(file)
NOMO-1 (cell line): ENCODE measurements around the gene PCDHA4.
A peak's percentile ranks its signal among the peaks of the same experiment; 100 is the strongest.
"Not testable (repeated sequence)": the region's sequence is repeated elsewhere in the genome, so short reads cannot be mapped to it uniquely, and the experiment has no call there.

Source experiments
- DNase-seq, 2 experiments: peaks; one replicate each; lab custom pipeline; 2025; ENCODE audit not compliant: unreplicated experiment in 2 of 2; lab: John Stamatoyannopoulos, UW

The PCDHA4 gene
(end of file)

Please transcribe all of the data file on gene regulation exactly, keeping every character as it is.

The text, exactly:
NOMO-1 (cell line): ENCODE measurements around the gene PCDHA4.
A peak's percentile ranks its signal among the peaks of the same experiment; 100 is the strongest.
"Not testable (repeated sequence)": the region's sequence is repeated elsewhere in the genome, so short reads cannot be mapped to it uniquely, and the experiment has no call there.

Source experiments
- DNase-seq, 2 experiments: peaks; one replicate each; lab custom pipeline; 2025; ENCODE audit not compliant: unreplicated experiment in 2 of 2; lab: John Stamatoyannopoulos, UW

The PCDHA4 gene